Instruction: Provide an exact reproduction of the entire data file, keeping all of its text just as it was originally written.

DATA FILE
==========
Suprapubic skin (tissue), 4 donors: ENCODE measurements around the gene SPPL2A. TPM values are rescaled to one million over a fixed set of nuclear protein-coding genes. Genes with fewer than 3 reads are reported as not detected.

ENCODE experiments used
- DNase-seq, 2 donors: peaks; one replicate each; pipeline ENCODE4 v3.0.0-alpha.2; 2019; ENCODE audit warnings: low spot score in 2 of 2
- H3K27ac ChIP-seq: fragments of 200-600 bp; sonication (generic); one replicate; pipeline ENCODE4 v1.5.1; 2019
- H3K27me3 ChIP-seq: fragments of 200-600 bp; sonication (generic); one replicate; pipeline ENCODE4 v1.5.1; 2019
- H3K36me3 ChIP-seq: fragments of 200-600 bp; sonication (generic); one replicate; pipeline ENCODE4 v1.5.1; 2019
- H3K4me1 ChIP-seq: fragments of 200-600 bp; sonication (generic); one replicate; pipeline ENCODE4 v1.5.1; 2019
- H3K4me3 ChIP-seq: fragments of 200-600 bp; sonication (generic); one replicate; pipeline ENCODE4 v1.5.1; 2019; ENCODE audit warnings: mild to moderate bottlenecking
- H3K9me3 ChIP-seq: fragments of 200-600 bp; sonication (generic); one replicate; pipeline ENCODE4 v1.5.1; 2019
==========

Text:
Suprapubic skin (tissue), 4 donors: ENCODE measurements around the gene SPPL2A. TPM values are rescaled to one million over a fixed set of nuclear protein-coding genes. Genes with fewer than 3 reads are reported as not detected.

ENCODE experiments used
- DNase-seq, 2 donors: peaks; one replicate each; pipeline ENCODE4 v3.0.0-alpha.2; 2019; ENCODE audit warnings: low spot score in 2 of 2
- H3K27ac ChIP-seq: fragments of 200-600 bp; sonication (generic); one replicate; pipeline ENCODE4 v1.5.1; 2019
- H3K27me3 ChIP-seq: fragments of 200-600 bp; sonication (generic); one replicate; pipeline ENCODE4 v1.5.1; 2019
- H3K36me3 ChIP-seq: fragments of 200-600 bp; sonication (generic); one replicate; pipeline ENCODE4 v1.5.1; 2019
- H3K4me1 ChIP-seq: fragments of 200-600 bp; sonication (generic); one replicate; pipeline ENCODE4 v1.5.1; 2019
- H3K4me3 ChIP-seq: fragments of 200-600 bp; sonication (generic); one replicate; pipeline ENCODE4 v1.5.1; 2019; ENCODE audit warnings: mild to moderate bottlenecking
- H3K9me3 ChIP-seq: fragments of 200-600 bp; sonication (generic); one replicate; pipeline ENCODE4 v1.5.1; 2019